How Lefay Resort & SPA promotes personal and environmental well-being
After achieving worldwide acclaim for their regional airline Air Dolomiti in 2006, Italian entrepreneurs Alcide and Liliana Leali had an ambitious idea: create a vacation utopia that redefines luxury while combining design excellence and personal well-being with social and environmental responsibility. The result was Lefay Resort & SPA—an eco-resort with a low impact on the environment and respect for local traditions and nature.
Architect Hugo Demetz said the project had to be consistent with the concepts of new luxury (space, nature, silence, discretion instead of opulence, abundance, and heaviness), global well-being (wide spaces, harmony, daylight, use of natural materials), and respect for the environment (architectural integration, local materials, and energy efficiency). These values plus cutting-edge technologies and renewable energy resources made Lefay a pioneering sustainable business model since opening in 2008. Three years later the facility became the first wellness facility in Italy to sign a voluntary agreement with the Italian Ministry of the Environment for promoting joint projects aimed at CO2 analysis and neutralization. Lefay Resort has been recognized as one of the world’s best spas and, in 2011, It became the first hotel in southern Europe to obtain the Green Globe environmental certification.
The award-winning resort takes a holistic approach to human and environmental well-being in the Italian style, from appreciating the Mediterranean diet to choices in interior design. The spa itself blends classical Chinese medicine with Western scientific research to achieve the best psychophysiological balance. The 3,000-square-meter spa facility within the resort offers six types of saunas, indoor and outdoor swimming pools, a saltwater lake, fitness center, and more than 20 treatment areas that even extend into the surrounding park for outside activities. The numbers in guest and staff satisfaction validates the success of the founders’ idea. Overall guest satisfaction has remained high, at 95% since 2013.
Landscape & Locale
Lefay Resort is home to plenty of rare flora and fauna on 11 acres in Alto Garda National Park. Olive trees, lemon groves, oak forests, and pine woods make the landscape unique, and individual two-story buildings blend seamlessly into the countryside to minimize the resort’s visual impact.
Some inspiration came from limonaie, or the traditional type of construction you see in the Upper Garda region that’s used for cultivating lemons. “Lemon houses” were protected in winter by hothouses made of wood around a framework of stone pillars. Similar to these historic structures, the resort’s buildings settle into the hillside with south-facing facades, which also reduce heat loss and energy consumption. The large walls have a high thermal insulation against cold winters and produce passive solar energy. Silent radiant systems in the floor and ceiling of rooms and common areas ensure maximum comfort.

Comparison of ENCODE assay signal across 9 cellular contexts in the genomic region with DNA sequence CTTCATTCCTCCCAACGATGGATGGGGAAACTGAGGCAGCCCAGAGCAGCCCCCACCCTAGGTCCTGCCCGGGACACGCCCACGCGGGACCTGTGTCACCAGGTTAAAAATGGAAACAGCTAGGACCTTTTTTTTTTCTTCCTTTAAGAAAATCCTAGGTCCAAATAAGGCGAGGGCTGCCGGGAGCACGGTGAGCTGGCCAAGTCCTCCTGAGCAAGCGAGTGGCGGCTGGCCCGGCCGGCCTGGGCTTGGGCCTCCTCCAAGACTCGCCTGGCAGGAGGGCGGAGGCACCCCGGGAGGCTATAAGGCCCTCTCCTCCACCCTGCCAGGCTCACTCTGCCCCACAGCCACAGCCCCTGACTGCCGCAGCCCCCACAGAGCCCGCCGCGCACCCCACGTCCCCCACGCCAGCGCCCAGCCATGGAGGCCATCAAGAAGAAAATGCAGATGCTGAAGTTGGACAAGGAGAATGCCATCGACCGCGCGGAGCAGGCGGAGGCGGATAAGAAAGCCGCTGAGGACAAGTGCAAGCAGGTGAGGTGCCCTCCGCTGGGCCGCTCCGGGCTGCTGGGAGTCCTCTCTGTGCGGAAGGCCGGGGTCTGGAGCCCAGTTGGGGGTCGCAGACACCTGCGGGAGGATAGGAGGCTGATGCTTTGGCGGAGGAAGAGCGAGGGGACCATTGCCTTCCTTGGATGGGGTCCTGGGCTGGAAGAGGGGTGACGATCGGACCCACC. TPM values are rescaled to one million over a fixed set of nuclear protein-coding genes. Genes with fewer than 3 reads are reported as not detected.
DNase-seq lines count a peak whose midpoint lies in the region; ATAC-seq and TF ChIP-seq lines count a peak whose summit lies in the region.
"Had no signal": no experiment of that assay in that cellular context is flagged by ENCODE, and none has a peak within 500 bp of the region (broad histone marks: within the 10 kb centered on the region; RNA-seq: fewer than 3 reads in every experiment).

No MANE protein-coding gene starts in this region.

Appreciating the local landscape extends to the building’s interior design, which features carefully selected natural materials—many of them from the local area. Olive wood for the guest rooms’ parquet flooring, Italian walnut for furniture, red travertine for the main floor, and Red Verona marble in the bathrooms celebrate local materials with minimum negative impact.
The resort’s owners take pride in offering high-quality services while also significantly reducing energy consumption. For instance, thermal energy consumption has dropped from 175 MWh in 2013 to 127 MWh in 2017 and, thanks to the facility’s renewable resources, CO2 emissions have been reduced by 1130 tonnes per year.
The highly efficient system relies on a power plant behind the resort that contains some of the most modern systems for producing electricity, heat, and air conditioning using renewable energy sources. This includes a biomass system, a microturbine CHP plant, and an absorption cooling plant. Using local wood, the biomass system provides 70% of the facility’s heating needs.
While the microturbine is used for both electricity and heat, the structure’s absorption cooling plant produces 75% of its cooling needs. It generates cooling using the exchange heat from the microturbines and biomass boiler, making it one of the few examples in Italy in which a single source produces electricity, heating, and cooling. As a result of these advanced technologies, electric consumption was reduced by 1% in 2017, even despite the increase in guests compared to the previous year. Thermal energy for heating, cooling, and hot water was reduced by 8%.
Water shortages during the hot summer months have been a primary concern for local authorities in Riviera dei Limoni. The resort helps to reduce water consumption by dedicating a rainwater collection tank for irrigation purposes, using toilet flushing systems and bathtubs that reduce consumption by 50%, and using a water refilling system for swimming pools based on capacity.
Lefay Resort & SPA has been carbon neutral since 2013. Per its volunteer agreement in 2011, the building calculates its carbon footprint each year by monitoring its direct and indirect CO2 emissions. The results are offset by purchasing CER credits to reduce CO2 emissions in Italy and developing countries. In 2017 the facility was 100% carbon neutral.
Additional reporting by Mina Kalkatechi